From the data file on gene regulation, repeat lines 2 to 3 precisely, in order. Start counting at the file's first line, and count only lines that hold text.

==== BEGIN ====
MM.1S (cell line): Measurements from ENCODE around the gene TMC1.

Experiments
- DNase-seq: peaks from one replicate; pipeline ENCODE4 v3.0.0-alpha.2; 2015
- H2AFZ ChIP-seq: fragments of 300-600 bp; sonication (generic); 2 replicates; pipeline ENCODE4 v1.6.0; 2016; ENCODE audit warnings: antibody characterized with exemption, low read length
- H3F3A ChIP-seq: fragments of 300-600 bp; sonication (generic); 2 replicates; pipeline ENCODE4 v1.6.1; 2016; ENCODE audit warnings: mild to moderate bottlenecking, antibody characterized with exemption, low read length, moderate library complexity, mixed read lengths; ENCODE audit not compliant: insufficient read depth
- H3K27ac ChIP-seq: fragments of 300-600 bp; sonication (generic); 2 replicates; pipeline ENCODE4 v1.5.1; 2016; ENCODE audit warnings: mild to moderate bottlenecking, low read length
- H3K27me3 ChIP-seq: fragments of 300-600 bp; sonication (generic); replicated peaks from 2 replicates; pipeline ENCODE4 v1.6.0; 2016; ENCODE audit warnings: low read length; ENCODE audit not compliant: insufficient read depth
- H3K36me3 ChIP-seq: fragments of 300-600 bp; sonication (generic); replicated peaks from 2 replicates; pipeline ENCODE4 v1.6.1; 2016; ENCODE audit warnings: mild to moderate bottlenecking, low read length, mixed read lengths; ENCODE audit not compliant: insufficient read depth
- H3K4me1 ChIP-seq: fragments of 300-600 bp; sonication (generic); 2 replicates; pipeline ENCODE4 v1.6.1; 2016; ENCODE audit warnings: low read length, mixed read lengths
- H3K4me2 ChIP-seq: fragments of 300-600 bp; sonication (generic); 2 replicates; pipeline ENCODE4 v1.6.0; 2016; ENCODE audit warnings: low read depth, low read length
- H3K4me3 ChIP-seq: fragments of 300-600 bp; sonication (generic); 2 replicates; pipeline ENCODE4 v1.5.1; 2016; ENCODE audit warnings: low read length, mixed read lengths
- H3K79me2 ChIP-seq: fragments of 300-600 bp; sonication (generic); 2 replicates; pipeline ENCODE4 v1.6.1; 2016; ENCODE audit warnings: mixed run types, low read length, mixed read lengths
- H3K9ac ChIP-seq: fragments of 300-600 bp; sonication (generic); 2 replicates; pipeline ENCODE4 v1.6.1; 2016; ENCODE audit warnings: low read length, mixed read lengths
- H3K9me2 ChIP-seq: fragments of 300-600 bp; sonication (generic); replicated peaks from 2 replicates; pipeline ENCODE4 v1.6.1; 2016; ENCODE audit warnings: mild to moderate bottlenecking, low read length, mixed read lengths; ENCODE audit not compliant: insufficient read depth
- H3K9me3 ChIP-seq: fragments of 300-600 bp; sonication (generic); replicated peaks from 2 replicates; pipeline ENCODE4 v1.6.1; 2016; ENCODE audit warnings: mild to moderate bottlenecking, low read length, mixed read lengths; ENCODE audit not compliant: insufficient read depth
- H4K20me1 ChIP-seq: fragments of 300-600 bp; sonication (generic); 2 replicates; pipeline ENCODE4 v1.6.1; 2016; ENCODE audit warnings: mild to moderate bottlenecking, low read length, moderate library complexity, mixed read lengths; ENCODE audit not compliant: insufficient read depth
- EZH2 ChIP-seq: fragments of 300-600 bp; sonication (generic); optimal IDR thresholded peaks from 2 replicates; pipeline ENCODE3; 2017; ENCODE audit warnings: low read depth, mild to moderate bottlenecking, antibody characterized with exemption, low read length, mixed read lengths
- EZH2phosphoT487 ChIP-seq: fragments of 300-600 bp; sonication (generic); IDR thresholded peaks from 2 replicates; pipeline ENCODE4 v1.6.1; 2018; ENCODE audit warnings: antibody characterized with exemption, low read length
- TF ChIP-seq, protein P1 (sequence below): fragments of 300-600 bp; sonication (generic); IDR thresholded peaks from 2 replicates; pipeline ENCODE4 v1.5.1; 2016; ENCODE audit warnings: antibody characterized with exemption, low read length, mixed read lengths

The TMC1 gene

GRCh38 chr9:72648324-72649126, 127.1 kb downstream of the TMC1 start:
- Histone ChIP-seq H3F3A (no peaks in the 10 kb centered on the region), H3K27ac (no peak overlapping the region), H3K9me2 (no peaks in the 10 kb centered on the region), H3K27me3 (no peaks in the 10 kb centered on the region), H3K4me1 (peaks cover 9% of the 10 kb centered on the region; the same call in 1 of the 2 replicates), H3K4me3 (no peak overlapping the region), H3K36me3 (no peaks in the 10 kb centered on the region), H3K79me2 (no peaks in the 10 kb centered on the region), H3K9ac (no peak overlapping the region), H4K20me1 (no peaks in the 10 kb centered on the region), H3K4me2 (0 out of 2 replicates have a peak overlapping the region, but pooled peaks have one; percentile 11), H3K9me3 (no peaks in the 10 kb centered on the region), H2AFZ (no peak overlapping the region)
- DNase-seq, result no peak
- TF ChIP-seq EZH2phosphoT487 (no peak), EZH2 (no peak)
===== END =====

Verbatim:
Experiments
- DNase-seq: peaks from one replicate; pipeline ENCODE4 v3.0.0-alpha.2; 2015